Pol Pot - The History of a Nightmare by Phillip Short is a good book about one of the most disturbing and shocking incidents in the late 20th century. It does not just deal with the infamous period in which Pol Pot ruled Cambodia through fear and terror but also the history leading up to this event and how there was nothing inevitable about what eventually happened but instead it was the result of a long process of missed opportunities. It is a well-written book which has a nice pace and although in my opinion is not quite as good as the author's work on Mao it is still a worthwhile read. All in all a good book but the sheer number of names and the different alliases of many of the people mentioned can make it confusing at times.
The book is extremely well-written and detailed, providing a very good examination of Pol Pot's early life (despite the rarity of sources) and his journey from enthusiastic communist believer to modern monster. The struggle of the Cambodian people against first the French and then against their despotic monarchy is well-documented, as is the descent from victorious "liberators" to mass-murderers. A thoroughly good read which has filled huge gaps in my personal knowledge of the Cambodian story and as a recent visitor to the country, much of modern Cambodia makes more sense after reading this. Fully recommended
This is one of those stories which shakes a man trust in the human race.
The history of the communism taken to almost his ultimate conclusions is hunting.
It is interesting that Pol Pot adopted communism as a pragmatic way to make Campodia great. He actually believed in the superiority of communism as a social and economic system. And so he didn't bother to think how to implement it, but just went and did it. And so one of the most unequal system the world has ever seen was born.
The leaders were literally getting fatter while people died of hunger. It is interesting that you hear in many occasions that communism failed because it wasn't done right, some lingering capitalist relics were left, like money were still in use, and people still had something to trade, meaning small patches of private property still remained. In pol Pot's Campodia you couldn't even pick fallen fruits because it was an act of individualism. The result was mass starvation. The only thing which didn't make things a lot worse was that those guide lines weren't implement in all the countries at the same time.
Very interesting is the story of prince Sihanouk, the guy who paved the way for Pol Pot.
A very interesting read. A little dry at times, but it is not a novel.
For starts I would more call this book something like "The Rise and Fall of Communism in Cambodia" as it focuses just as much on Pol Pot's opposition as it does on Pol Pot. That being said, this is a fascinating insight in the Khumer Rouge and Pol Pot.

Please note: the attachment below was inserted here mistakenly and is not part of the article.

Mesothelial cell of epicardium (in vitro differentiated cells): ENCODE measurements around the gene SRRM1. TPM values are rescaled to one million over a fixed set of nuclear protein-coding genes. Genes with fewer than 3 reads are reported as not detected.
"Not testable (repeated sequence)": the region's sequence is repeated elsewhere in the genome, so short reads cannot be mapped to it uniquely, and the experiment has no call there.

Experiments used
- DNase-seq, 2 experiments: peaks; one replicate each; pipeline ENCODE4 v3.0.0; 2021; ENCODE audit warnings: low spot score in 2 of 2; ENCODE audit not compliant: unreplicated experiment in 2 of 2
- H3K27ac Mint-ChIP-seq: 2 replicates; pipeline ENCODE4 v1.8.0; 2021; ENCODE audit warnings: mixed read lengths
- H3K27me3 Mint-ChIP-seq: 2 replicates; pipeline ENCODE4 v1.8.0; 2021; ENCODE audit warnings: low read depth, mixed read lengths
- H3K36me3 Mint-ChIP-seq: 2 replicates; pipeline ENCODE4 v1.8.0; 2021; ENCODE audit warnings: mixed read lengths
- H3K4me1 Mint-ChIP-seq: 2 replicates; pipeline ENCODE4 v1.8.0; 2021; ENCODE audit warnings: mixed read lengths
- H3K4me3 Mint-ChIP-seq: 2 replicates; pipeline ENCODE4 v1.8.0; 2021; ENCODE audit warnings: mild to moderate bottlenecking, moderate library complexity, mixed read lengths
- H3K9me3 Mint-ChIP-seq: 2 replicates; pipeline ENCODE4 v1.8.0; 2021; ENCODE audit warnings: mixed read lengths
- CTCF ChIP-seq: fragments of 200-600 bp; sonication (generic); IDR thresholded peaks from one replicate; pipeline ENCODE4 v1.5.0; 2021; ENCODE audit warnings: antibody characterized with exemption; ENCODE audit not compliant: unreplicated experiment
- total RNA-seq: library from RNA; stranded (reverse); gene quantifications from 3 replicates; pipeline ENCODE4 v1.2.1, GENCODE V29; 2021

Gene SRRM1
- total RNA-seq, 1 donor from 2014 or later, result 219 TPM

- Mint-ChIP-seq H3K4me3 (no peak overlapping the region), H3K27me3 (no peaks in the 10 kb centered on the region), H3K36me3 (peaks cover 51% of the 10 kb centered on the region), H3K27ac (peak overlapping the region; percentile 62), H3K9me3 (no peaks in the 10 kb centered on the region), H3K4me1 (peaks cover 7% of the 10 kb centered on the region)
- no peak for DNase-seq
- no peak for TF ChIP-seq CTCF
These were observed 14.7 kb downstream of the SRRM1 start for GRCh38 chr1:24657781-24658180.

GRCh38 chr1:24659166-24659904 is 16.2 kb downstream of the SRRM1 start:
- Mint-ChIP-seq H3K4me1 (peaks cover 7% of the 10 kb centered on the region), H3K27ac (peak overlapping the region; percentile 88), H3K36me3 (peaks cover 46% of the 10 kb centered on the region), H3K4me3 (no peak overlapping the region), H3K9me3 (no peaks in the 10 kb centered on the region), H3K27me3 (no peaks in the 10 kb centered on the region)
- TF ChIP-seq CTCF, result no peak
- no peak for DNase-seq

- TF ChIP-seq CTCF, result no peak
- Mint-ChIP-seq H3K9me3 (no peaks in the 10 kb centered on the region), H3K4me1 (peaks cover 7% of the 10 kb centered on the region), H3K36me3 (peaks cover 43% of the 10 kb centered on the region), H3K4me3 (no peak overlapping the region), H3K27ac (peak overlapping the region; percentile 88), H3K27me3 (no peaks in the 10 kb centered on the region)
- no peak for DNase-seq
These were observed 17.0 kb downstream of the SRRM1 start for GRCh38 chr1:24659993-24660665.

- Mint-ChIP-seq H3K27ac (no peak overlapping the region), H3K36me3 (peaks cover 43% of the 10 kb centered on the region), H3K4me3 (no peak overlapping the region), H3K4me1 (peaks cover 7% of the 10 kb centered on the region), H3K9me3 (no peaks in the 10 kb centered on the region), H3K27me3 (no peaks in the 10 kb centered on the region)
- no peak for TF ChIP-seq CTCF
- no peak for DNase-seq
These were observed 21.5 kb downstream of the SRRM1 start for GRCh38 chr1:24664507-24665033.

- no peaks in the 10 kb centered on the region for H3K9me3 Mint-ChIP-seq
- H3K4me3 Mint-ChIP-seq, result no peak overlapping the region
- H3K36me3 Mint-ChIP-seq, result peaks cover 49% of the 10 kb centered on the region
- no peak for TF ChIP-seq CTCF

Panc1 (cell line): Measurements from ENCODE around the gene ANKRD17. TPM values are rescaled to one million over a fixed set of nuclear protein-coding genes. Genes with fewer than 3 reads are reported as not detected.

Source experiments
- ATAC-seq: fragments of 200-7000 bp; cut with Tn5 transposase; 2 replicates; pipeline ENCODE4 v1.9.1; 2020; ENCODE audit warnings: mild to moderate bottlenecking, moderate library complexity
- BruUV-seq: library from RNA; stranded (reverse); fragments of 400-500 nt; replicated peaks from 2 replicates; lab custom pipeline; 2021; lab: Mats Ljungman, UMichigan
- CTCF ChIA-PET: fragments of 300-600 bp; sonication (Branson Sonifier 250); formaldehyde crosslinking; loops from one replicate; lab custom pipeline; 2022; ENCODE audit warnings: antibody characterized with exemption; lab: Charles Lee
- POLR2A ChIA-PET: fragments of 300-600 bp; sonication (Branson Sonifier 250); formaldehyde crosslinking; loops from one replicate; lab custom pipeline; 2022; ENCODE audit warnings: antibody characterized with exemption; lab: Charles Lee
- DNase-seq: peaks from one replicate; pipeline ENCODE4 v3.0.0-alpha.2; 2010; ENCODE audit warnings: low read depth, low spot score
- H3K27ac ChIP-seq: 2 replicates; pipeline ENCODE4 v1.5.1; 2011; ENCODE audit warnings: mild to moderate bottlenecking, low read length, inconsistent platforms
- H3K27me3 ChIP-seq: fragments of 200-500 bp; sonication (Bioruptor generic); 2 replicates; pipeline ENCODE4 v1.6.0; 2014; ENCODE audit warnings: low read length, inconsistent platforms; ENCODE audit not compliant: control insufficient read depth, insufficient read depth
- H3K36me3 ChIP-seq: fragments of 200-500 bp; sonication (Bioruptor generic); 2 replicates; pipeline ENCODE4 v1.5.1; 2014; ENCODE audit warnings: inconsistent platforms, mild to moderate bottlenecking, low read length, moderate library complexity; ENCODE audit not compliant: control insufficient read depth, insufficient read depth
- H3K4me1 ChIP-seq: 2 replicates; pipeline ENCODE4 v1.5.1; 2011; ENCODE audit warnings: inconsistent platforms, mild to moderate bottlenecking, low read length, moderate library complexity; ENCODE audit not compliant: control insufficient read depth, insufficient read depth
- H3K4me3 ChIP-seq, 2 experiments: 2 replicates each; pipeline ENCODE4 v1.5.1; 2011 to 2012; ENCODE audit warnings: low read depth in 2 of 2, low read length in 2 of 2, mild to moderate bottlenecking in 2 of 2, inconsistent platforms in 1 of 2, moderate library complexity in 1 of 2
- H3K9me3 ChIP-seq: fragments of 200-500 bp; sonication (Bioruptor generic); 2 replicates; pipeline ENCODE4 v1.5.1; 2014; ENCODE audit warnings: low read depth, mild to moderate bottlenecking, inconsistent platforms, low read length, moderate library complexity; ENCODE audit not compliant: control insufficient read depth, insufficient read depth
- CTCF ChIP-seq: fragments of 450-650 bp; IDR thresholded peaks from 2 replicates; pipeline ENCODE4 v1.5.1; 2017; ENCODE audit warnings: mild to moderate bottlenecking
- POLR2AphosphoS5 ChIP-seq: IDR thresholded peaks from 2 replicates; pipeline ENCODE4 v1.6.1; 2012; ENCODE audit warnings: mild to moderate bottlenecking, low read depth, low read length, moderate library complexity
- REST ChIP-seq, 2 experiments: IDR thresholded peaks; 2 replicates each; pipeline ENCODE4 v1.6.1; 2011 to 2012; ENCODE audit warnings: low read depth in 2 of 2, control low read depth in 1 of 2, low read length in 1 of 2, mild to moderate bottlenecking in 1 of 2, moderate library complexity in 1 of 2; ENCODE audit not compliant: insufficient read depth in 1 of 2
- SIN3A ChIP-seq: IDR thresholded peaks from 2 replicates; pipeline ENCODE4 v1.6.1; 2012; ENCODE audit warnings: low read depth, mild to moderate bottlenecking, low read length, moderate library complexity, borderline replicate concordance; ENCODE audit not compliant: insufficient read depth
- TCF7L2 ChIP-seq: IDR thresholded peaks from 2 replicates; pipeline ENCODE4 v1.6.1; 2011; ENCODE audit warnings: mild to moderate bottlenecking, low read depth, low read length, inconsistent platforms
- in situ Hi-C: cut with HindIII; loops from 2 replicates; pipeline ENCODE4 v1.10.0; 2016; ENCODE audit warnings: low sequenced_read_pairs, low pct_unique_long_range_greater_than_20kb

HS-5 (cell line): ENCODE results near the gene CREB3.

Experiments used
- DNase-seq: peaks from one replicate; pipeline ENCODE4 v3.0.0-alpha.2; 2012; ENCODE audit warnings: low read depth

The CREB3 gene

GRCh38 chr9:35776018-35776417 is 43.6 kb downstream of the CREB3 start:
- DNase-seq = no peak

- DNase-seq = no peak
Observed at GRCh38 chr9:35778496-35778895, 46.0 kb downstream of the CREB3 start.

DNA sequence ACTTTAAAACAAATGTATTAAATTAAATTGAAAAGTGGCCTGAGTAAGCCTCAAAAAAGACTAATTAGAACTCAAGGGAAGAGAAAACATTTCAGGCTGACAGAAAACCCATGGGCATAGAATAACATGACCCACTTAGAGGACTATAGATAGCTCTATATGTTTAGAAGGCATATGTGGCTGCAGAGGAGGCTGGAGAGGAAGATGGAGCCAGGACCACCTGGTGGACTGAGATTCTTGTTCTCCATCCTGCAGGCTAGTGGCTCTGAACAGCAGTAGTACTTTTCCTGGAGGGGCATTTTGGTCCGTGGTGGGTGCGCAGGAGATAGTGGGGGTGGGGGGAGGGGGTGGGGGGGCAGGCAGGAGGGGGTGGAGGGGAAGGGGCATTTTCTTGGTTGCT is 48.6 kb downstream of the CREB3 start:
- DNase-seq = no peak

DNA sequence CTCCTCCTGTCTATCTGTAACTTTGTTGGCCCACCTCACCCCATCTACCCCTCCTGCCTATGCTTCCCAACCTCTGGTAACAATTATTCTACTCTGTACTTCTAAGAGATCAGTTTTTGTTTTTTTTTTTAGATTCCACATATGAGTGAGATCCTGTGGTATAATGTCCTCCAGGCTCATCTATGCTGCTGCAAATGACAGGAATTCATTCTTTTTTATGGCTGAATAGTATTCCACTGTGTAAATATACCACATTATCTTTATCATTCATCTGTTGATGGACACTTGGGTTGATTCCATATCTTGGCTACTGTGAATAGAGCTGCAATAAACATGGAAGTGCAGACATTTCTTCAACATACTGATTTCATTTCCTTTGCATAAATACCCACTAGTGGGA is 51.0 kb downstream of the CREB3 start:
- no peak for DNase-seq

It's not light reading, not by a long shot but it's un-put-downable. It has clearly been meticulously researched and is in-depth while still being quite broad. It can get confusing as there are a lot of people, places, dates etc ut once you get your head around that the writing style just makes it so easy to read.
A must read book for anyone interested in Pol Pot, Cambodia or the Cold War.
Short combines academic rigour, meticulous research and easy-flowing prose to produce a biographical gem! What comes out is as much the biography of a nation people (the Khmer) as of Pol Pot... something Short clearly believes is as important, if not more so, than the politics and cold-war machinations which lead to the rise of the Khmer Rouge in the first place. There is a big cast of actors in this book, which makes it a tough read at times, but if you are looking for a serious and dispassionate study of a dictator and the horrors he set upon a whole nation, this is the one!
Founded during the 1950s, the Khmer Rouge became infamous for their ruthless guerrilla fight against the Lon Nol regime and their murder of about two million people during their 1975-79 rule. Forced out of power in 1979 by the Vietnamese invasion the Khmer Rouge survived the 1980s with the help of Thailand and China. Following the Paris Agreement in 1991, it began to fade and following the death of Pol Pot in 1998 it practically ceased to exist. This is what Philip Short's biography of Pol Pot is about. It is of course significantly more detailed than the above. Short follows Pol Pot from birth through school to Paris where the Khmer Rouge ideology was founded. And he is right, the similarities with the French Revolution and various aspects of Stalinism are indeed striking. The formation of the Khmer Rouge and their take-over of the country are again explained in detail, so is the gruesome 1975-79 period. When I read the book I occasionally felt that the structure of Cambodian society may have made it easier for the Khmer Rouge to gain power and hang on to it. The Khmer Rouge resistance period of the 1980s is well covered; so are the factors leading up to Pol Pot's arrest in 1997 and his end in 1998. There are plenty of books on Pol Pot and various aspects of the Khmer Rouge rule. This should be one of the best.